After the Rene Marie concert, we dined at Eli’s Table (129 Meeting Street)– a fine meal with raucous humor and good friends. The best dish I tasted was the Fried Green Tomato Napoleon, which had a tangy dried tomato sauce accompaniment. My own appetizer of Figs and Prosciutto Crostini was good but, as many Southern dishes are, a tad sweet for my taste. I also had some Charleston ‘Red Rice Risotto,’ which was not risotto at all but a very tasty, tomato-sauced and spicy boiled rice – like the “Spanish Rice” my mother served when we were kids, but even better. It ranked just behind the Napoleon as the dish of the day. We ended the night with that more than supererogatory drink at the hotel bar.
Our gang – minus Amanda – at Henry’s
Speaking of drinks – the hotel bar at the Belmond is a nice, and busy watering hole and Henry’s Bar and Restaurant (54 N. Market) is a fine place to drink and eat and watch the Penguins take the Sharks in game 1.
College of Charleston
We visited other joints, walked across the beautiful campus of the College of Charleston and . . . well, between us, I’d plan to get to Charleston in the near future before it is wiped out by rising oceans or Walmart or urban planning.
Classic Omelet – French Style (Adapted from Jacques Pépin)
There are many ways to cook an omelet, with fillings in the egg, with fillings inserted into the eggs after they have begun to firm, flat or flipped over once, or rolled – but this is the best way. You will enjoy what the French have worked hard to achieve – the perfect taste of egg, moist, not burnt, speaking of sidewalk cafés and Paris. A confession: I’m not sure I’ve ever cooked this perfectly. But I’ve come close enough that Beez and I prefer this simple, elegant dish to the overstuffed-exploding pouches of scorched egg that pass for an omelet in most of this country.
3 large eggs, 1 tsp of salt, black pepper, 2 Tbs butter (this feeds one or two people)
Non-stick pan of about 10” diameter. (It is possible for a well-trained chef to cook an omelet on copper or perhaps even stainless without having it stick – but trust me, it is not possible for you.)
Crack the eggs and beat with the salt and pepper to thoroughly mix the yolks and the whites.
Warm a serving platter or plate in the oven.
After the platter is warmed, melt the butter in the pan over high heat* and swirl it to thoroughly coat the sides.
*If you have a super stove or a very high BTU burner, Medium-High will do, unless you are very skilled with a fork and pan – this baby is going to cook quickly.
When the butter foams, add the eggs and immediately begin to shake the pan with one hand and stir the eggs quickly with a fork held flat against the pan’s bottom with the other hand. Your goal is to scrape egg from the sides and bottom of the pan and break it up into small curds. In about 15 seconds, if your heat is at the right level, you will have just firm, pretty moist eggs and you will now tilt the pan by lifting it at the handle so that the loose eggs gather at the lower edge. You will also have a cooked film of egg covering the rest of the pan’s bottom. With the fork, loosen this film and fold it over, from the handle edge so that it partly covers the moist egg.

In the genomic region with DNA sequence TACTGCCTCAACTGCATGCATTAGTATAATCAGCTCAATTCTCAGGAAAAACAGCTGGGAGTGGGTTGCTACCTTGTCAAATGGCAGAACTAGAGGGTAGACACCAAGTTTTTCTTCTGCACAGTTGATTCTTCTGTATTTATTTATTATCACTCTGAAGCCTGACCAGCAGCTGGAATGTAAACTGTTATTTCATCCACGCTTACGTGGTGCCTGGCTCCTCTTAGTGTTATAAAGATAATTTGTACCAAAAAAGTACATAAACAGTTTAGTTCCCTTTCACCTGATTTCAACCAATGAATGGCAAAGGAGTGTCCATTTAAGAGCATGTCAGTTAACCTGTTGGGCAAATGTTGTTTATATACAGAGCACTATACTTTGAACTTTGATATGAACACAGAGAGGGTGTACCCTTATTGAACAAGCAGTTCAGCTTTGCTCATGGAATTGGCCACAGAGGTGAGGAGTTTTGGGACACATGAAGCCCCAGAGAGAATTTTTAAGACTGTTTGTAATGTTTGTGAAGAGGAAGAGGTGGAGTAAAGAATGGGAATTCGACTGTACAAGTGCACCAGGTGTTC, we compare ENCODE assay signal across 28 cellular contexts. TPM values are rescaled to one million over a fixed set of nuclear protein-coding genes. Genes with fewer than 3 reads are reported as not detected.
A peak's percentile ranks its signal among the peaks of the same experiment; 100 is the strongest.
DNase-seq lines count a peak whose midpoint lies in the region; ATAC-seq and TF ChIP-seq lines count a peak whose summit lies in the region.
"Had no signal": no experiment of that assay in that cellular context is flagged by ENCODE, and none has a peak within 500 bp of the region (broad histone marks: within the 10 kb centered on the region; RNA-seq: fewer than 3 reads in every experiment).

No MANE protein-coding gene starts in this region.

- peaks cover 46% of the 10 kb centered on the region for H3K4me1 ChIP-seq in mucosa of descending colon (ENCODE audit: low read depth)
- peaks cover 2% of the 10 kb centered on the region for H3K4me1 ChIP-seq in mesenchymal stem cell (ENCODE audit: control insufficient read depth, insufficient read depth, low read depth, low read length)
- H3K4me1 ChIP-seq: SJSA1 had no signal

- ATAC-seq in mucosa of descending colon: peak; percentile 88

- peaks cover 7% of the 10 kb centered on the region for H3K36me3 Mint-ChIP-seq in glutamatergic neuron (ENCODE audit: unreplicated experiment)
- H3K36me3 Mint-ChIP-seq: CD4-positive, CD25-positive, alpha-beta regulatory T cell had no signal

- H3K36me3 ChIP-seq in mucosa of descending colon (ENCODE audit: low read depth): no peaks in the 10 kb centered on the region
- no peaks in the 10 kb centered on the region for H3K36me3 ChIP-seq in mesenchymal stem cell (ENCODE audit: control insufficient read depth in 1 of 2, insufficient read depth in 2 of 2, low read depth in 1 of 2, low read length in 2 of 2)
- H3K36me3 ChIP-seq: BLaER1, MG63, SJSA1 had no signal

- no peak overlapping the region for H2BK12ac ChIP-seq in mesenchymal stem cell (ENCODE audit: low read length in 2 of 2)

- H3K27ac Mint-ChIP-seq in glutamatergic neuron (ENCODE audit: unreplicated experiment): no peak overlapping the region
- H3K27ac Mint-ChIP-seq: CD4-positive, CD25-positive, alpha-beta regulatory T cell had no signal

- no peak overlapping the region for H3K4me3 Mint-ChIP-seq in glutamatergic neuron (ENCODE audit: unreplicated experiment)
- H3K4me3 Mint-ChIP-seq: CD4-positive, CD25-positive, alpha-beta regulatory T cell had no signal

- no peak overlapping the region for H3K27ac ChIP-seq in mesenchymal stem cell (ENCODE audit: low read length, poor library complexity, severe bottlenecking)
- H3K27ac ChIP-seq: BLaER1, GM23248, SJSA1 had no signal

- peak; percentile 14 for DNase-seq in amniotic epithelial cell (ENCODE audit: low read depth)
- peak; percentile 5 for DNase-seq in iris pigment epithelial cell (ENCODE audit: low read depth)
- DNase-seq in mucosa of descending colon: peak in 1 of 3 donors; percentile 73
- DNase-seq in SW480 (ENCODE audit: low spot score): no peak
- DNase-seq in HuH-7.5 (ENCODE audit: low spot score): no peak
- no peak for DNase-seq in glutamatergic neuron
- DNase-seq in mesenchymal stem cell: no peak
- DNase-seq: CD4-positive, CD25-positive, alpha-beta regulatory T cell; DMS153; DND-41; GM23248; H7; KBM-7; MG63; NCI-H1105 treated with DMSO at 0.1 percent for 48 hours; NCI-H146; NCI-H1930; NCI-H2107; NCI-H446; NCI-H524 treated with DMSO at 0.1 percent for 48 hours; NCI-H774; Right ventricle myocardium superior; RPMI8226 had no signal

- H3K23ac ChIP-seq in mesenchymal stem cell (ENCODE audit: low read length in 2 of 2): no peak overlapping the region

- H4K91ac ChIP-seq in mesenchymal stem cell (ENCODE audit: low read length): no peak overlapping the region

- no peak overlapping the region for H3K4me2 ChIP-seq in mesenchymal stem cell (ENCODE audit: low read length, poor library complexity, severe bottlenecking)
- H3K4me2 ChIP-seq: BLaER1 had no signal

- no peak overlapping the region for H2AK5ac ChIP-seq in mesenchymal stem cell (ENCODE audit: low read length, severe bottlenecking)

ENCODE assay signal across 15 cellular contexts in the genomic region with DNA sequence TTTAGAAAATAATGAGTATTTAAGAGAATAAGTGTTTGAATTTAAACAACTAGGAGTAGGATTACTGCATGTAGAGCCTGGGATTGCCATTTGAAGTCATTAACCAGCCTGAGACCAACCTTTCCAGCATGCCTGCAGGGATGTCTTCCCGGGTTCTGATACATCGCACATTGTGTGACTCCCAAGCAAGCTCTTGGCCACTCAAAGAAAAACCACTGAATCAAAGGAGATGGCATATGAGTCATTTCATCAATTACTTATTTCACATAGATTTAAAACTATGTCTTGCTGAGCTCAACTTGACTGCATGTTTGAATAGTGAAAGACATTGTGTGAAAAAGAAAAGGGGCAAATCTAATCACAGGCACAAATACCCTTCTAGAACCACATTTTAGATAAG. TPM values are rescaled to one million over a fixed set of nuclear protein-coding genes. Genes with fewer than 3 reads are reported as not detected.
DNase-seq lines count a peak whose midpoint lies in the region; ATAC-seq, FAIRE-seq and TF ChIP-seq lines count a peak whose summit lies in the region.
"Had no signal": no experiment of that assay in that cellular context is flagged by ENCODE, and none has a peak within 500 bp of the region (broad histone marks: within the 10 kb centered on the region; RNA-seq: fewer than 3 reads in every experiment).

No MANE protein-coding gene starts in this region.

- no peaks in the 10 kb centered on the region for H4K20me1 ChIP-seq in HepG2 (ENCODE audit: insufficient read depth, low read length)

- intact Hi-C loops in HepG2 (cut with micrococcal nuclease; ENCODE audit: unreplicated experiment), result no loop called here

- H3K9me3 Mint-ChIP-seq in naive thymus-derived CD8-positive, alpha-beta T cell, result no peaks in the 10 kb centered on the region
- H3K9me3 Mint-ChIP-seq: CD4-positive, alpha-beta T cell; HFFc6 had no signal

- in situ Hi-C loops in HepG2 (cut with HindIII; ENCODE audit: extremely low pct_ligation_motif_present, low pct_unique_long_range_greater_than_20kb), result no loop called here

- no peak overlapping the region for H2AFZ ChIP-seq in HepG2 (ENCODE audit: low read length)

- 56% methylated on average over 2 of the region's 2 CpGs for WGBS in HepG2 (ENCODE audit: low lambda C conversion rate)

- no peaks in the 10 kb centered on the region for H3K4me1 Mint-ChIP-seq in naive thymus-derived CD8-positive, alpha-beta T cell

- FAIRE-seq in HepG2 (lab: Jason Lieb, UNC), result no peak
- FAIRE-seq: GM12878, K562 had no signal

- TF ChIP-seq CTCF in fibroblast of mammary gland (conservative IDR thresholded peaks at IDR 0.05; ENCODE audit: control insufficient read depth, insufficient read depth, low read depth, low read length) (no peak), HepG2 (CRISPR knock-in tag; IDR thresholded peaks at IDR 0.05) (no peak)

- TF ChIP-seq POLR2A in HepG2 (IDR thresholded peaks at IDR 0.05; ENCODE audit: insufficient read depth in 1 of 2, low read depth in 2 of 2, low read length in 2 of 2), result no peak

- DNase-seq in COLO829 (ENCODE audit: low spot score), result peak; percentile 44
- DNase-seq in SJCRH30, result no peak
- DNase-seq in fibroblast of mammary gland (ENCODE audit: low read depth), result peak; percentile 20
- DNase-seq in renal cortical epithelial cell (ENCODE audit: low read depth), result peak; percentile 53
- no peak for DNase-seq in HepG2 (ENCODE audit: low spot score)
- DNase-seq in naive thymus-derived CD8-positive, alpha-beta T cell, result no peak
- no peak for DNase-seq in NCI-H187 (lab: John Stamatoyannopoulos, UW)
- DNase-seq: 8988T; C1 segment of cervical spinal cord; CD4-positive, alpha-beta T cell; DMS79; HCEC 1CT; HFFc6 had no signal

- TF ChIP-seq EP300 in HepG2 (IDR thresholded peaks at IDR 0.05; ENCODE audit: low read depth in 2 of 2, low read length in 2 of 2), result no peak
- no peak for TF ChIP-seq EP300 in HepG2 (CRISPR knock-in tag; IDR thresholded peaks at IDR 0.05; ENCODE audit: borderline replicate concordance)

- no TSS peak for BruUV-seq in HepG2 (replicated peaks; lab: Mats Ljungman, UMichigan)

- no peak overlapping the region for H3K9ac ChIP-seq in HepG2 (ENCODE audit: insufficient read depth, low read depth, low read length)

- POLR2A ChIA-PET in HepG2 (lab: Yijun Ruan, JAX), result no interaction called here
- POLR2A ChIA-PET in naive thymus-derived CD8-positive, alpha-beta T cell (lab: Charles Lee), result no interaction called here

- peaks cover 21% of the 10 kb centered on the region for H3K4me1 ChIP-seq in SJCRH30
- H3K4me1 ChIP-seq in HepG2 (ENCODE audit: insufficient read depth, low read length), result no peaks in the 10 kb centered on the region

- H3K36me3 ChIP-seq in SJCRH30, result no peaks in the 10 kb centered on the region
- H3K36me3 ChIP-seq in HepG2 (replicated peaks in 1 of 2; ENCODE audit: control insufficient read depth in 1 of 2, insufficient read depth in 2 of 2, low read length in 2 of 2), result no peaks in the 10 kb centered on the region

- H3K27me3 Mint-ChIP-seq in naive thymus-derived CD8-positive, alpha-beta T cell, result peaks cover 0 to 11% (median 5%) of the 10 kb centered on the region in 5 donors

Now – brace yourself – thump the lower end of the handle lightly with your fork hand – this will push the omelet against the lower edge of the pan and it will begin to curl back on itself. With the fork, fold this lower edge tower the center of the omelet, completely covering the filling. You will now have a sort of oval shape with pointed ends.
Grab the warmed platter, bang the pan on a cutting board or other usable surface (you’re trying to loosen the omelet from the pan – cheat with the fork, if need be). Now reverse your grip on the handle so that you are able to invert the pan and turn the omelet out onto the platter with the smooth (non-seamed side) up. Dress it with herbs or mushrooms or, better yet, leave it plain with maybe some chopped parsley on top and serve it immediately.
EXTRA: Spinach – Tomato – Feta Scumble
This is perfect dish to serve alongside, or atop the omelet you’ve just cooked. We invented this dish one day to accompany a frittata which looked lonely. In the fridge we had spinach and feta and on the counter with had cherry tomatoes and shallots.
4 0r 5 0z. (about two handfuls) Cherry Tomatoes halved or quartered
1 or 2 Shallots minced
2 Tablespoons of butter
A bag of spinach for each person. (About 8 or 9 oz. for two)
Melt some butter in a skillet over medium and when hot add the tomatoes and shallots and cook until the red color begins to bleed into the pan and the shallots are soft. Now add the spinach and cook until it wilts, turning with tongs to mix with the tomatoes and shallots. Add the feta and turn to mix, season to taste with salt and pepper and serve.